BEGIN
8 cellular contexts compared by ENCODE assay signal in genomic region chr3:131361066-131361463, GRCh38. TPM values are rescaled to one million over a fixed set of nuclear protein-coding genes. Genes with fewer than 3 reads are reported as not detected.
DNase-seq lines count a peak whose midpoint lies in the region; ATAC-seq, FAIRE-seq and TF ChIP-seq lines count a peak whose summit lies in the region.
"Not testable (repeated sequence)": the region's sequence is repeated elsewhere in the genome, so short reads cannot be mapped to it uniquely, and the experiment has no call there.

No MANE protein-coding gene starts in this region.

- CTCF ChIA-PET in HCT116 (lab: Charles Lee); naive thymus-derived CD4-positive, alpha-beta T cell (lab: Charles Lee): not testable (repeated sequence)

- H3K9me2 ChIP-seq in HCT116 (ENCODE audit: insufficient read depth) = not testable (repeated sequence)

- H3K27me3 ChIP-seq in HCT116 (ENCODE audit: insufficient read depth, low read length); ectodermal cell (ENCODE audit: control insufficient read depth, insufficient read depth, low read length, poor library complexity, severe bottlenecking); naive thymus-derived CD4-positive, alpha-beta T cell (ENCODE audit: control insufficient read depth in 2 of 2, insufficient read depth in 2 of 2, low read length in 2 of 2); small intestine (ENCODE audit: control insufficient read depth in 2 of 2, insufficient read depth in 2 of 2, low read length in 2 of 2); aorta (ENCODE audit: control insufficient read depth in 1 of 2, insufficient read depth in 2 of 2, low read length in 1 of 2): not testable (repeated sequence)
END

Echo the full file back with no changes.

8 cellular contexts compared by ENCODE assay signal in genomic region chr3:131361066-131361463, GRCh38. TPM values are rescaled to one million over a fixed set of nuclear protein-coding genes. Genes with fewer than 3 reads are reported as not detected.
DNase-seq lines count a peak whose midpoint lies in the region; ATAC-seq, FAIRE-seq and TF ChIP-seq lines count a peak whose summit lies in the region.
"Not testable (repeated sequence)": the region's sequence is repeated elsewhere in the genome, so short reads cannot be mapped to it uniquely, and the experiment has no call there.

No MANE protein-coding gene starts in this region.

- CTCF ChIA-PET in HCT116 (lab: Charles Lee); naive thymus-derived CD4-positive, alpha-beta T cell (lab: Charles Lee): not testable (repeated sequence)

- H3K9me2 ChIP-seq in HCT116 (ENCODE audit: insufficient read depth) = not testable (repeated sequence)

- H3K27me3 ChIP-seq in HCT116 (ENCODE audit: insufficient read depth, low read length); ectodermal cell (ENCODE audit: control insufficient read depth, insufficient read depth, low read length, poor library complexity, severe bottlenecking); naive thymus-derived CD4-positive, alpha-beta T cell (ENCODE audit: control insufficient read depth in 2 of 2, insufficient read depth in 2 of 2, low read length in 2 of 2); small intestine (ENCODE audit: control insufficient read depth in 2 of 2, insufficient read depth in 2 of 2, low read length in 2 of 2); aorta (ENCODE audit: control insufficient read depth in 1 of 2, insufficient read depth in 2 of 2, low read length in 1 of 2): not testable (repeated sequence)